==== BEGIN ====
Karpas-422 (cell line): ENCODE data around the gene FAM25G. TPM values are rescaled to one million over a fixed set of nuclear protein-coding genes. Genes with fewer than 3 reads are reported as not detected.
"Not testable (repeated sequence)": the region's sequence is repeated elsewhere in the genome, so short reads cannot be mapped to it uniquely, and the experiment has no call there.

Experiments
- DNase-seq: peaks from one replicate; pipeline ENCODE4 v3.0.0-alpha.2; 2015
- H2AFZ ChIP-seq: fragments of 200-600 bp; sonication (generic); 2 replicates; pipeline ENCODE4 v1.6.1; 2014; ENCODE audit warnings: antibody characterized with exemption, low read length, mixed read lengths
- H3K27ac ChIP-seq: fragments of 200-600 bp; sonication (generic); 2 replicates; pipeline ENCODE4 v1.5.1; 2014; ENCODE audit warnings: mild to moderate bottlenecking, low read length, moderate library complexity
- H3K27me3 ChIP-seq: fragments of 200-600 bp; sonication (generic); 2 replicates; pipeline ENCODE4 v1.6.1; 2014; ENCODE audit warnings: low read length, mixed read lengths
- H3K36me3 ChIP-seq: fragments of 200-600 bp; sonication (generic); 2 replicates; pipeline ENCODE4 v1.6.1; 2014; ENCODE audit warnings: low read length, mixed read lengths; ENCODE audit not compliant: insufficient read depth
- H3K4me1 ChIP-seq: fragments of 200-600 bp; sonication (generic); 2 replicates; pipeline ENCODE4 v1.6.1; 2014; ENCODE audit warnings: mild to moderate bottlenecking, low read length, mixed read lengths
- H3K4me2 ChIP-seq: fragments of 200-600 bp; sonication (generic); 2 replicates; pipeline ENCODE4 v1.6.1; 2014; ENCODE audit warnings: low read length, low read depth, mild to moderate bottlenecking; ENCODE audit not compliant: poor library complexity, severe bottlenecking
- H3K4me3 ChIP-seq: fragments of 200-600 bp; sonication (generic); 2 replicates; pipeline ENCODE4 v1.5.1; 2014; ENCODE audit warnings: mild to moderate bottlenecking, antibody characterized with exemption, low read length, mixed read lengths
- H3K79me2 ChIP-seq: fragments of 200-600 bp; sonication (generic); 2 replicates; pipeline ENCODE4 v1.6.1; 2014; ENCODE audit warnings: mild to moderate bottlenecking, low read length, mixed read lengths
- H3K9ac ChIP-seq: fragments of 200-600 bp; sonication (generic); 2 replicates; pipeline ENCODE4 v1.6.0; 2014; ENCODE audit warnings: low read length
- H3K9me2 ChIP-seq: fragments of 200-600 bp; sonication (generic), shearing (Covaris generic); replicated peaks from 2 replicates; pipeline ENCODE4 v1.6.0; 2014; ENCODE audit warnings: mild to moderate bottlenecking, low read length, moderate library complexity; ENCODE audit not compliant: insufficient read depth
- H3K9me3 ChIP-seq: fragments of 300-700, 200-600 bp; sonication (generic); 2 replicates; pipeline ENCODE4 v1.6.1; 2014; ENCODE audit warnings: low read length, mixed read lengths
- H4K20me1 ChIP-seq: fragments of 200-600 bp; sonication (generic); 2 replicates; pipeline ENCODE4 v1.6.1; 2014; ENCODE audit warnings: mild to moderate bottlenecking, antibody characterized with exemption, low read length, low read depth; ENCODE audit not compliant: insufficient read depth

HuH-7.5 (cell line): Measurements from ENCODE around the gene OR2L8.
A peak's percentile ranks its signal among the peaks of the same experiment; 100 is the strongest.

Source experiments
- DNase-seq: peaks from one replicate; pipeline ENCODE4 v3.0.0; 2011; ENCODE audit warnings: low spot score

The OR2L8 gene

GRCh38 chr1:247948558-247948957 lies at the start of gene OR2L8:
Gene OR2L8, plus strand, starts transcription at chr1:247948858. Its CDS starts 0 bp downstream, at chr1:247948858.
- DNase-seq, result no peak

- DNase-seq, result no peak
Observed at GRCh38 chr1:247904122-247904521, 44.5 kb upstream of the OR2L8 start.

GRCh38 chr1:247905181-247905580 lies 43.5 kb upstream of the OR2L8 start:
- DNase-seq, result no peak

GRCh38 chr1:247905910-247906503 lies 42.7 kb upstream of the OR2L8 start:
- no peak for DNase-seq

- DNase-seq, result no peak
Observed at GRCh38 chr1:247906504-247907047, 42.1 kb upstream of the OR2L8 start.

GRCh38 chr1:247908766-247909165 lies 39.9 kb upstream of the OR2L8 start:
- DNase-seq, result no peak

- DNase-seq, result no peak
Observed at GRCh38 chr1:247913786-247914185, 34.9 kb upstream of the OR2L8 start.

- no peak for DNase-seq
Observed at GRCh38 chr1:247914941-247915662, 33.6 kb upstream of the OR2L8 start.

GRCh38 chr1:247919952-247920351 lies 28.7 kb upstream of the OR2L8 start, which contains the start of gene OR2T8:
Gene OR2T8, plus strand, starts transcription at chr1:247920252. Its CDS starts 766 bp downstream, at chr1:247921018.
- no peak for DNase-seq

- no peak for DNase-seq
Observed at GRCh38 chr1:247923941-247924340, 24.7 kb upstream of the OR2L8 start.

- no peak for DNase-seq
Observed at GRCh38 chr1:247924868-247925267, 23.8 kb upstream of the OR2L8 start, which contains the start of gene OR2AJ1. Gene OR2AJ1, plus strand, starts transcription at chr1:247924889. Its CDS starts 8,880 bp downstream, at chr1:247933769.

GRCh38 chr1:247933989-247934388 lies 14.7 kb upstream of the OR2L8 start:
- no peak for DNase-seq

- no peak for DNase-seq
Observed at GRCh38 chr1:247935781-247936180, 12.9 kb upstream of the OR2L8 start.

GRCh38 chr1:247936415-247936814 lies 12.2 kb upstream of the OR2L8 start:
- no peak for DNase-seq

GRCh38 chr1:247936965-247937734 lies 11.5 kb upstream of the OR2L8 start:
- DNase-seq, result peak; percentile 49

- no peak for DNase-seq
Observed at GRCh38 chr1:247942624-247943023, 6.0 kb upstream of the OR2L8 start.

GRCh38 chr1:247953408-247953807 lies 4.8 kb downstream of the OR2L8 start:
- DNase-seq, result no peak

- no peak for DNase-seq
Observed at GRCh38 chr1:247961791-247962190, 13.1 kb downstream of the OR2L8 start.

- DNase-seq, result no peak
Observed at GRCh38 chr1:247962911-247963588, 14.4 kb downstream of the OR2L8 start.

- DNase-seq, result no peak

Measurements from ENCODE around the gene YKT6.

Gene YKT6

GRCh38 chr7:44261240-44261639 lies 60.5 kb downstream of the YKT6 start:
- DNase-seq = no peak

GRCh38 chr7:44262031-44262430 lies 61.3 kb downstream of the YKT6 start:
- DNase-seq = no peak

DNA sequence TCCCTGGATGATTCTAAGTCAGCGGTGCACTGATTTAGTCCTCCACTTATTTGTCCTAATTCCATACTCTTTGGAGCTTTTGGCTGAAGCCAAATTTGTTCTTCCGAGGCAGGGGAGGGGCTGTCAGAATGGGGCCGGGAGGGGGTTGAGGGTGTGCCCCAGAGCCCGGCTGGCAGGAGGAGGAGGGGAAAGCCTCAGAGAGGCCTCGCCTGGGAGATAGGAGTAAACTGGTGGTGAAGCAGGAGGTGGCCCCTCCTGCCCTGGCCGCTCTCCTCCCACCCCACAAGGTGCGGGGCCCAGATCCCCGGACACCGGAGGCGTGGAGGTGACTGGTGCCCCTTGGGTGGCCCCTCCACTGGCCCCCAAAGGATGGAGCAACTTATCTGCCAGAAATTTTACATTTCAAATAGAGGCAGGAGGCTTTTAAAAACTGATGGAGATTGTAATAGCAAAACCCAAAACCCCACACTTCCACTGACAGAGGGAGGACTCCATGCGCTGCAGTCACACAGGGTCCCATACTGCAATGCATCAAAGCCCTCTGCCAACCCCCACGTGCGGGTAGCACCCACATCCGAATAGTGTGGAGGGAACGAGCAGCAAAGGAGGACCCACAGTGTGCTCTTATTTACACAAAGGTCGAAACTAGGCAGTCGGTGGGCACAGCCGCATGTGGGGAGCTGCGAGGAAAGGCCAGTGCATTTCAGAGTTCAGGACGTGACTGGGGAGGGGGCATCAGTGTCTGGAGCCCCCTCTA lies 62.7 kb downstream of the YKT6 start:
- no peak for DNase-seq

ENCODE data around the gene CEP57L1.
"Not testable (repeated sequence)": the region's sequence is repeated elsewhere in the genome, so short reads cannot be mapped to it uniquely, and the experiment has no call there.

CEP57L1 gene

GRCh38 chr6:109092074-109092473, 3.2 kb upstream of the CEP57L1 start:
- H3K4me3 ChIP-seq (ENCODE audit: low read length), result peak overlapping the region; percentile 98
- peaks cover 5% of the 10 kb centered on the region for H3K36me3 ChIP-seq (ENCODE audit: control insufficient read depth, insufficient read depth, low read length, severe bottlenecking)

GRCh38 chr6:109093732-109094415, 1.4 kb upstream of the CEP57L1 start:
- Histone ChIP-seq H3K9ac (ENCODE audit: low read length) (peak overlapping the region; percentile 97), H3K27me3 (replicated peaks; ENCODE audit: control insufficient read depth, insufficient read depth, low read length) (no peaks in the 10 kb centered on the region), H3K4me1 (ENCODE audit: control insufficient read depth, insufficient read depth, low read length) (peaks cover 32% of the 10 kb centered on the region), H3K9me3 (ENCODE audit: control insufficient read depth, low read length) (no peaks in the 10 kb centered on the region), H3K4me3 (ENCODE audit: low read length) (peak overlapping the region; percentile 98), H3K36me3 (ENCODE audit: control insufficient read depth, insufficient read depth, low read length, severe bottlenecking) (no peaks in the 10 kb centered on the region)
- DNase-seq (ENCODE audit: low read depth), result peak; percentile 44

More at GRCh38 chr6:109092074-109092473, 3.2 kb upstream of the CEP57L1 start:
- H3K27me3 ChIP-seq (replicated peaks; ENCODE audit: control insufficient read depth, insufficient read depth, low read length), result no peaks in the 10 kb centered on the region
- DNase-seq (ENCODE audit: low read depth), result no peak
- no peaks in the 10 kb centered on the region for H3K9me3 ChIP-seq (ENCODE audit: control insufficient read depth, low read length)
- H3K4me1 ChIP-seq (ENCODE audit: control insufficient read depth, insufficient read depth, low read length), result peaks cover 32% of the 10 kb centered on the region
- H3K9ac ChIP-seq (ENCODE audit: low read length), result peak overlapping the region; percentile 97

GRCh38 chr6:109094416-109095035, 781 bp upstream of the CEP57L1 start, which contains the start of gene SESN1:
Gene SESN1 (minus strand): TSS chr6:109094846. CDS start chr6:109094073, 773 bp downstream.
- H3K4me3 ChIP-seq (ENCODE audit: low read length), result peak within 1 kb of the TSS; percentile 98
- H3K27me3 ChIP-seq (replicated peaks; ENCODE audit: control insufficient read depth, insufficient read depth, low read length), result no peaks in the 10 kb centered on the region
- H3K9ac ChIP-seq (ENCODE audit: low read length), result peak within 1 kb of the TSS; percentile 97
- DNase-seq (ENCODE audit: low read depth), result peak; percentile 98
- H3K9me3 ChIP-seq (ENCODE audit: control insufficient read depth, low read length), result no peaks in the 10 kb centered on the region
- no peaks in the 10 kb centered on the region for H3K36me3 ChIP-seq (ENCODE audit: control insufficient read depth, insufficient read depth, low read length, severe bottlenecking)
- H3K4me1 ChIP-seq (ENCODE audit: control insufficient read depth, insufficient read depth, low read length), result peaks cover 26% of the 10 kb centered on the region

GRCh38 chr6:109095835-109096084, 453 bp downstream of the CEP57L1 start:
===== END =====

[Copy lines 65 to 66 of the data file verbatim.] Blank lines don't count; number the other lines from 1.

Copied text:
GRCh38 chr7:44261240-44261639 lies 60.5 kb downstream of the YKT6 start:
- DNase-seq = no peak